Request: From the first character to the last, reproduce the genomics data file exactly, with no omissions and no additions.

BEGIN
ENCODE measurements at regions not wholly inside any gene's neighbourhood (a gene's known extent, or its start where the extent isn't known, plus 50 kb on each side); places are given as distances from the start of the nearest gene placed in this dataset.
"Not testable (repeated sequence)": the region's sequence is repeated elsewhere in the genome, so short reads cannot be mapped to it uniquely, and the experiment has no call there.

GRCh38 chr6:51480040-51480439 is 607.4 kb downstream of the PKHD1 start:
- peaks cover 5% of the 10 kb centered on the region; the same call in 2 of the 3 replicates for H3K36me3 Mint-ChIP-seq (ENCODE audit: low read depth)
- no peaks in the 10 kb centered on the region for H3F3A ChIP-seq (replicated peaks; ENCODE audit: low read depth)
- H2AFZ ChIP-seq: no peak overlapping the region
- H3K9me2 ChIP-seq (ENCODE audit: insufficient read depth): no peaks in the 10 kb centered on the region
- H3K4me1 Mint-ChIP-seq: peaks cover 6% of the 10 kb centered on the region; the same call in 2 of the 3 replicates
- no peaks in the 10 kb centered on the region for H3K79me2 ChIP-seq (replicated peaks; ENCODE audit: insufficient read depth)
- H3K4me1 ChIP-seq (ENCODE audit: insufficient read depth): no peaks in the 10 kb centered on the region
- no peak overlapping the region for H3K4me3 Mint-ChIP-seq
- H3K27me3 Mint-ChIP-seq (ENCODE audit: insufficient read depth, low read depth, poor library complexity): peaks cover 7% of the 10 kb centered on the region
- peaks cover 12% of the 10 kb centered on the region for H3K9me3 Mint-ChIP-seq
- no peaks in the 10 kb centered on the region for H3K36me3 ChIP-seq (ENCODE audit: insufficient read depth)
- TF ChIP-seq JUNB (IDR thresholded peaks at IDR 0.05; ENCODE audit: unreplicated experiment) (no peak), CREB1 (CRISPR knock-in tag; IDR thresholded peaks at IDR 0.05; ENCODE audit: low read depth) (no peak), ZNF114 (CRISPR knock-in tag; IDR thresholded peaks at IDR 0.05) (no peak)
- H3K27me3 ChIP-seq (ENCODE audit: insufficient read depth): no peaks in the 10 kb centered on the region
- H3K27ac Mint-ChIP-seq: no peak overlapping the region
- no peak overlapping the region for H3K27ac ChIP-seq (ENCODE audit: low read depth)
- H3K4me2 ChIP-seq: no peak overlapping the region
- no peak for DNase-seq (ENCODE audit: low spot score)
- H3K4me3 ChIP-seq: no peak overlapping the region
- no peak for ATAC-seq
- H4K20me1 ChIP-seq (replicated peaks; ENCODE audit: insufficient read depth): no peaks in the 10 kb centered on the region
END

ENCODE measurements at regions not wholly inside any gene's neighbourhood (a gene's known extent, or its start where the extent isn't known, plus 50 kb on each side); places are given as distances from the start of the nearest gene placed in this dataset.
"Not testable (repeated sequence)": the region's sequence is repeated elsewhere in the genome, so short reads cannot be mapped to it uniquely, and the experiment has no call there.

GRCh38 chr6:51480040-51480439 is 607.4 kb downstream of the PKHD1 start:
- peaks cover 5% of the 10 kb centered on the region; the same call in 2 of the 3 replicates for H3K36me3 Mint-ChIP-seq (ENCODE audit: low read depth)
- no peaks in the 10 kb centered on the region for H3F3A ChIP-seq (replicated peaks; ENCODE audit: low read depth)
- H2AFZ ChIP-seq: no peak overlapping the region
- H3K9me2 ChIP-seq (ENCODE audit: insufficient read depth): no peaks in the 10 kb centered on the region
- H3K4me1 Mint-ChIP-seq: peaks cover 6% of the 10 kb centered on the region; the same call in 2 of the 3 replicates
- no peaks in the 10 kb centered on the region for H3K79me2 ChIP-seq (replicated peaks; ENCODE audit: insufficient read depth)
- H3K4me1 ChIP-seq (ENCODE audit: insufficient read depth): no peaks in the 10 kb centered on the region
- no peak overlapping the region for H3K4me3 Mint-ChIP-seq
- H3K27me3 Mint-ChIP-seq (ENCODE audit: insufficient read depth, low read depth, poor library complexity): peaks cover 7% of the 10 kb centered on the region
- peaks cover 12% of the 10 kb centered on the region for H3K9me3 Mint-ChIP-seq
- no peaks in the 10 kb centered on the region for H3K36me3 ChIP-seq (ENCODE audit: insufficient read depth)
- TF ChIP-seq JUNB (IDR thresholded peaks at IDR 0.05; ENCODE audit: unreplicated experiment) (no peak), CREB1 (CRISPR knock-in tag; IDR thresholded peaks at IDR 0.05; ENCODE audit: low read depth) (no peak), ZNF114 (CRISPR knock-in tag; IDR thresholded peaks at IDR 0.05) (no peak)
- H3K27me3 ChIP-seq (ENCODE audit: insufficient read depth): no peaks in the 10 kb centered on the region
- H3K27ac Mint-ChIP-seq: no peak overlapping the region
- no peak overlapping the region for H3K27ac ChIP-seq (ENCODE audit: low read depth)
- H3K4me2 ChIP-seq: no peak overlapping the region
- no peak for DNase-seq (ENCODE audit: low spot score)
- H3K4me3 ChIP-seq: no peak overlapping the region
- no peak for ATAC-seq
- H4K20me1 ChIP-seq (replicated peaks; ENCODE audit: insufficient read depth): no peaks in the 10 kb centered on the region